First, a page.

Free Web content influences publisher strategies
The moves by Prodigy’s partner newspapers are clearly motivated in large part by the popularity of the World Wide Web. When there’s so much free information on the Web — now accessible with Prodigy’s Web browser — why would a Prodigy member pay $4.95 a month extra to view a single online newspaper service? So the move away from a premium subscription model was inevitable. (Those newspapers publishing on the AT&T Interchange platform may face the same problem as Prodigy’s newspaper partners.)
The next step for these publishers beyond opening up to all Prodigy customers is expanding their services to the general Web population. This gets tricky, because that audience is not used to — yet — paying for information. Jeff Moore, a consultant who used to be the newspaper guru for Prodigy, says he doubts any publisher is going to make money on the Web for a while precisely because they will have to give away their content. He predicts that publishers will slowly begin to charge for more and more and give away less and less.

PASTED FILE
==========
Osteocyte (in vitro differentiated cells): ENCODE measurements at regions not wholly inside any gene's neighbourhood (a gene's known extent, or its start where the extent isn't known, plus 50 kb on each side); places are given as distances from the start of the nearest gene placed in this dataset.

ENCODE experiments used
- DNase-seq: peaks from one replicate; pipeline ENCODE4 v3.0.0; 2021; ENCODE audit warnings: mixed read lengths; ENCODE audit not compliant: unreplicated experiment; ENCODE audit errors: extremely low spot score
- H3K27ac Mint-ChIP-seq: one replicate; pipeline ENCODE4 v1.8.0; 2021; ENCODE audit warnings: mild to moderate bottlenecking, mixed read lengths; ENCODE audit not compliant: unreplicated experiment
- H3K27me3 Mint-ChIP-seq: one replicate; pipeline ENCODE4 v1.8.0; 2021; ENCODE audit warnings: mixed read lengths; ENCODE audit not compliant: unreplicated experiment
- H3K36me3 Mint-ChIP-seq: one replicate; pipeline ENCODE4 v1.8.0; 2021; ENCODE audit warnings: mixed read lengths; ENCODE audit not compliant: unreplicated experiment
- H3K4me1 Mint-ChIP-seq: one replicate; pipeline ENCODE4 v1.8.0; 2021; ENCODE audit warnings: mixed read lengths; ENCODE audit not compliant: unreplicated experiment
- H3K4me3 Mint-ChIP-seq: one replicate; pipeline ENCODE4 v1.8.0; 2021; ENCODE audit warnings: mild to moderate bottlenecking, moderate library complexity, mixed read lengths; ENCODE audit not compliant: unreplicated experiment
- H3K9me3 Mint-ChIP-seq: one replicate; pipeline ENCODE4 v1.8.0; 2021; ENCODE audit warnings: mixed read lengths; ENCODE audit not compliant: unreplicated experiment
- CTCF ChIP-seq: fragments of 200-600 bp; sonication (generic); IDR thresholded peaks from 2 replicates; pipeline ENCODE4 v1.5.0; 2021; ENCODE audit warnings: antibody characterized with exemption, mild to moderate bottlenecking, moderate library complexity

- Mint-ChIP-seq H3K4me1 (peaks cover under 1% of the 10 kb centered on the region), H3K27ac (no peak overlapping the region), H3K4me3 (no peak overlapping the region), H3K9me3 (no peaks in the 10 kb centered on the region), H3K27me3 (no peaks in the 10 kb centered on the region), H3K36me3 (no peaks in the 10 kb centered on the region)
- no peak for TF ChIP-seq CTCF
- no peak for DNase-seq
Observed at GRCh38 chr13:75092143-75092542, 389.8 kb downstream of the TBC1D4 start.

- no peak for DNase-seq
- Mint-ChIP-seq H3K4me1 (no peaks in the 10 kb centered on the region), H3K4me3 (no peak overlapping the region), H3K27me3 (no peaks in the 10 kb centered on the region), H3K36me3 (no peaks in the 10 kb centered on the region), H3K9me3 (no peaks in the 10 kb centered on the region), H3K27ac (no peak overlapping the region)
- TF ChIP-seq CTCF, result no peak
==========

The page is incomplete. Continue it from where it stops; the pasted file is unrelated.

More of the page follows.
If there’s one single point that these developments make, it’s that newspapers still don’t know how to make a buck online. Prodigy’s partner newspapers do realize that it’s eyeballs that matter to advertisers, and that’s what the “Custom Choices” subscription model didn’t provide. In a Web-dominated online environment, that model no longer has a chance.
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This column is written by Steve Outing and underwritten by Editor & Publisher magazine. Tips, letters and feedback can be sent to Steve at firstname.lastname@example.org